To help you stay out of hot water, we start this page with the NIH Catalyst article, Copyrighting Right, by Stephanie Cooperstein and Christopher Wanjek. You will learn about misconceptions (What is fair use? Can I put that cartoon in my slide show?) and how to address them.
About Copyright, from the Copyright Clearance Center, provides an overview of copyright issues including Fair Use, Public Domain, and the First Sale Doctrine (under the Exceptions and Limitations section).
Copyright FAQs from CENDI, an interagency working group of senior scientific and technical information (STI) managers from 13 U.S. federal agencies.
Copyright - Open Access - Public Access is a helpful tip sheet on issues pertinent to NIH.
Copyrighting Right gives guidelines on what NIH authors should know about copyright needed in typical work-related situations.
PMC Copyright Notice provides copyright guidelines for the use of journal articles found in PubMed Central. Included are guidelines for use of the Public Domain journals Emerging Infectious Diseases and Preventing Chronic Disease.
Wikipedia defines plagiarism as "the practice of claiming, or implying, original authorship of (or incorporating material from) someone else's written or creative work, in whole or in part, into one's own without adequate acknowledgement."
Read the Office of Research Integrity’s (ORI) guidance on plagiarism at:
Copyright and Plagiarism: What NIH Authors Need to Know
NIH employees make presentations about their research as well as publish about it in journal articles, book chapters, or books. To enhance audience engagement, NIH authors often choose to use cartoons, illustrations, photographs, figures, and tables. In this class, you will learn how to reduce the risk of copyright infringement and plagiarism when using artwork or writing that is not your own.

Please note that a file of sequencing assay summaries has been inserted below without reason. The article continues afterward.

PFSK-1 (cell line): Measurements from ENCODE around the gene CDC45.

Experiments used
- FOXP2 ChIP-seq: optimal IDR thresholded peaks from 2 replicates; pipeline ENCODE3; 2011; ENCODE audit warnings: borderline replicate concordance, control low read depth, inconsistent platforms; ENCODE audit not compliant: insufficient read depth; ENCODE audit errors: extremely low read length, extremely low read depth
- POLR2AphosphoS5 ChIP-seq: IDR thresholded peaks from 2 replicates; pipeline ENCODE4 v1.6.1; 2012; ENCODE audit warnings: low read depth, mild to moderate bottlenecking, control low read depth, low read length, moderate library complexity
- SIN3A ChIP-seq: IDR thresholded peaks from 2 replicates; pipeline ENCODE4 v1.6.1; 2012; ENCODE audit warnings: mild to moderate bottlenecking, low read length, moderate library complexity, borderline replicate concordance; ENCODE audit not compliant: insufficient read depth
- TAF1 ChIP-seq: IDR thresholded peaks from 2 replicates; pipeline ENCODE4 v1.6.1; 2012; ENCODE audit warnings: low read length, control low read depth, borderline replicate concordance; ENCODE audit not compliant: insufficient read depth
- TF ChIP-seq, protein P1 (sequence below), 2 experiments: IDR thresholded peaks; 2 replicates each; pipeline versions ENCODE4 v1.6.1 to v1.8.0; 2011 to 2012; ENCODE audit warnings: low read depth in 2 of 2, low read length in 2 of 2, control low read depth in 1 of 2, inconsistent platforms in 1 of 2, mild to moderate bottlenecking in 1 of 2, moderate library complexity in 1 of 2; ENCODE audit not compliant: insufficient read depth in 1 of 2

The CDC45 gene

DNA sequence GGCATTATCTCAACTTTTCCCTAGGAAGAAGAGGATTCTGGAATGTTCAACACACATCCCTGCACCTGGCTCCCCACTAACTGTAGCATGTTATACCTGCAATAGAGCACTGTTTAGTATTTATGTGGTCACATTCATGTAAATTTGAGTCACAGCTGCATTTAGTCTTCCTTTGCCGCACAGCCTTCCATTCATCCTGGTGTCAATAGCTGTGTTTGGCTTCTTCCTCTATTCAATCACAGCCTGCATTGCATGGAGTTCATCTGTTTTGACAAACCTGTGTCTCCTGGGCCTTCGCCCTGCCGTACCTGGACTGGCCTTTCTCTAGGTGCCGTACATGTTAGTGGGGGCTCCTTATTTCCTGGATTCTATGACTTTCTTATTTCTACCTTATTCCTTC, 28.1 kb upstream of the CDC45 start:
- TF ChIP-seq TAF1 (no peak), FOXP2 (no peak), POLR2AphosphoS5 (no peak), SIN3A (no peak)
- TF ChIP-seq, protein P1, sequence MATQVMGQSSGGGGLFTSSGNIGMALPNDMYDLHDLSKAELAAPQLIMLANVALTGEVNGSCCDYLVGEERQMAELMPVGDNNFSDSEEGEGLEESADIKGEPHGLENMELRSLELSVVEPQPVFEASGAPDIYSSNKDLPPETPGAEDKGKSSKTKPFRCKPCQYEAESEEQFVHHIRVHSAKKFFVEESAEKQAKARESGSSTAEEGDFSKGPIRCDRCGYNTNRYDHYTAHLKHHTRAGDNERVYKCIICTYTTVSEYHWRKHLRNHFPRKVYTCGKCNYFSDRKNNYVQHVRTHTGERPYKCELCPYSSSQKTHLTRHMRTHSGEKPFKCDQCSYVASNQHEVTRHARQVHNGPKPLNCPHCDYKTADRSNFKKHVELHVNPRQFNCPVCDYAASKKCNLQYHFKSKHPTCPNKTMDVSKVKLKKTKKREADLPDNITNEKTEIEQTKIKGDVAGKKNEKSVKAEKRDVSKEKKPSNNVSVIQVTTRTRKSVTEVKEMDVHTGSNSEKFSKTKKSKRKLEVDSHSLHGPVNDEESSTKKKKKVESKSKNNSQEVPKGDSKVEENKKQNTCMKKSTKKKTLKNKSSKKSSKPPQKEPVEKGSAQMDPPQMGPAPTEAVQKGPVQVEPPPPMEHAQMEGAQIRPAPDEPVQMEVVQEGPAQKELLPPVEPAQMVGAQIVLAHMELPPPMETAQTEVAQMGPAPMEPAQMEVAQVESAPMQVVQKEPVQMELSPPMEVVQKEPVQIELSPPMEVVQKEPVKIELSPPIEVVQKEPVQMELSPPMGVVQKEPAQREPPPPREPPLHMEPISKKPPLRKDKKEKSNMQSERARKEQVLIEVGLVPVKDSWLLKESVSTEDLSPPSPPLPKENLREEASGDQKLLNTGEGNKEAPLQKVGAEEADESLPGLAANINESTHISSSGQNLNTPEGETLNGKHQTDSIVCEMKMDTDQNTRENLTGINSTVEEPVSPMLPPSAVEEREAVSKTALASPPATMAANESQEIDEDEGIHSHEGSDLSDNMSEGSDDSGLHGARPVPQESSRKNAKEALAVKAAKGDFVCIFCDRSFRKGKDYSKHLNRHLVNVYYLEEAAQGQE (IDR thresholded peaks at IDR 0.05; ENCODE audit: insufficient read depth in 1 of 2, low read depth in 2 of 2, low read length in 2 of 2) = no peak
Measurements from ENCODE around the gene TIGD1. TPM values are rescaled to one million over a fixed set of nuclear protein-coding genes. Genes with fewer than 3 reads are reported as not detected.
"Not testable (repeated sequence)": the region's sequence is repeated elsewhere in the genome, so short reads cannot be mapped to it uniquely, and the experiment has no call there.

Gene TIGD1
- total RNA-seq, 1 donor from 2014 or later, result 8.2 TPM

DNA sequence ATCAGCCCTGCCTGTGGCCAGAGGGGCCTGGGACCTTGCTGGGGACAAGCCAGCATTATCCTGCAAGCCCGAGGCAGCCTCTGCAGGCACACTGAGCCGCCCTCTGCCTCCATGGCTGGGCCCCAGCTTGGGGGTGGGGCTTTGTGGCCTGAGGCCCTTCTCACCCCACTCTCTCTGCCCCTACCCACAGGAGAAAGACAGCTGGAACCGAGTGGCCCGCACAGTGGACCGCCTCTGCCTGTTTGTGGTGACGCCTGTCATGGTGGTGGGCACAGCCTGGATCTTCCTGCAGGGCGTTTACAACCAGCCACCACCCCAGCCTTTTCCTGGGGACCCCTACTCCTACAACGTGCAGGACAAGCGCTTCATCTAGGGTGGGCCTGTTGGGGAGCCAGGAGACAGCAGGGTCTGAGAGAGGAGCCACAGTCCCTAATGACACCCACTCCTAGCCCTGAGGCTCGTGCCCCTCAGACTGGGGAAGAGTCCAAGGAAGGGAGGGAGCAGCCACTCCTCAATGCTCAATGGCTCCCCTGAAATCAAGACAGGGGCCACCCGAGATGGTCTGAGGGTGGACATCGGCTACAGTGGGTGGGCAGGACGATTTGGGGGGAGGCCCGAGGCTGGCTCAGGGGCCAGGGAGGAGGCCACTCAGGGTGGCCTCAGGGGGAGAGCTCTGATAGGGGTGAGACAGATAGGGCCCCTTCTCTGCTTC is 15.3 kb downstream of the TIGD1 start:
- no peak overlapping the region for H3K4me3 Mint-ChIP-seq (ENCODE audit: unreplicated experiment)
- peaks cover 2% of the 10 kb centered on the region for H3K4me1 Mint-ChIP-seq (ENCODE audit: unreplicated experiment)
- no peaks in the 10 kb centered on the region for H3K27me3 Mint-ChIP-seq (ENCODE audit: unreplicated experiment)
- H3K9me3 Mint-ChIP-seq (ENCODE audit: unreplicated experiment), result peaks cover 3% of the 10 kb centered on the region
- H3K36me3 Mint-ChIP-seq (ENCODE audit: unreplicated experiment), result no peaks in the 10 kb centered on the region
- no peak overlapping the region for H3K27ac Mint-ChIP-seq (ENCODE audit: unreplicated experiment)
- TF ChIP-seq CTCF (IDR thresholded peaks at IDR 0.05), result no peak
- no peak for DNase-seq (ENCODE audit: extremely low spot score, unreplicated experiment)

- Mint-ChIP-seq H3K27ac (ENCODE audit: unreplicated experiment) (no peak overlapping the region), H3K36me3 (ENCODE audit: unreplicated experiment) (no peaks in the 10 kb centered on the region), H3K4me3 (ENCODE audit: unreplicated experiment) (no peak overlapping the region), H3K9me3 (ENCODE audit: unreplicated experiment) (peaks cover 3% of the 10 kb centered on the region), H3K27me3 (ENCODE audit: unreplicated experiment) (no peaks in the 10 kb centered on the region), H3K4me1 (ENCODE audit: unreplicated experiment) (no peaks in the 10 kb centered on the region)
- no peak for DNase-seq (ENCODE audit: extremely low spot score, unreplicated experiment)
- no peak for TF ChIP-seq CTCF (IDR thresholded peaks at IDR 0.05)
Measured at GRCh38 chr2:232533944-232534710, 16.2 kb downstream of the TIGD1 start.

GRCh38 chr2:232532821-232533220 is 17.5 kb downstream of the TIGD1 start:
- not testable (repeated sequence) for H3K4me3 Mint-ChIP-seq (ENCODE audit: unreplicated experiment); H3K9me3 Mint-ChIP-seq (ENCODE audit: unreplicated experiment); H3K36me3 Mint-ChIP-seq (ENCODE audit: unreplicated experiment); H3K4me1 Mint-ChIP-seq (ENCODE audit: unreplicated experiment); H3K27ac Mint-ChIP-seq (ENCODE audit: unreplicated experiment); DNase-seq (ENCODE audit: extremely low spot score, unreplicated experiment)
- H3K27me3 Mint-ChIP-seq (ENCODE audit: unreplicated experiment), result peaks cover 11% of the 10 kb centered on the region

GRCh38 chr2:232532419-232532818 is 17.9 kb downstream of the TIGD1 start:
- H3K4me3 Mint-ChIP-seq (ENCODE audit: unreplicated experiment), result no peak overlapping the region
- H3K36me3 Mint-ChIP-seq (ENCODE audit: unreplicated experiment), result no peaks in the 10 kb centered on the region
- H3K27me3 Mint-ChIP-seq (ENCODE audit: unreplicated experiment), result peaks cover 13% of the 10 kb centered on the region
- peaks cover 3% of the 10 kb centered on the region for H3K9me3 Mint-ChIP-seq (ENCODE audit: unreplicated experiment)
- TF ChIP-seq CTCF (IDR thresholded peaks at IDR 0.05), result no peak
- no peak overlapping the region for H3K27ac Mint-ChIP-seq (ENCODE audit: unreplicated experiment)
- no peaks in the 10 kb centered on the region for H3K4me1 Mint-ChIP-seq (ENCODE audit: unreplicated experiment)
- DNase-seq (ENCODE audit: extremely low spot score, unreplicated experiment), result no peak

|No class currently scheduled.||To request a tutorial, email the NIH Library Writing Center.|
The University of Maryland University College's Center for Intellectual Property provides multimedia learning resources for students who want to become proficient on copyright and plagiarism. In addition, UMUC provides additional guides for creating citations and avoiding plagiarism. More general guidelines on copyright can be found on the University College website.
Many other universities and colleges provide writing center Web sites that may provide additional assistance in defining copyright and avoiding plagiarism. Among them are: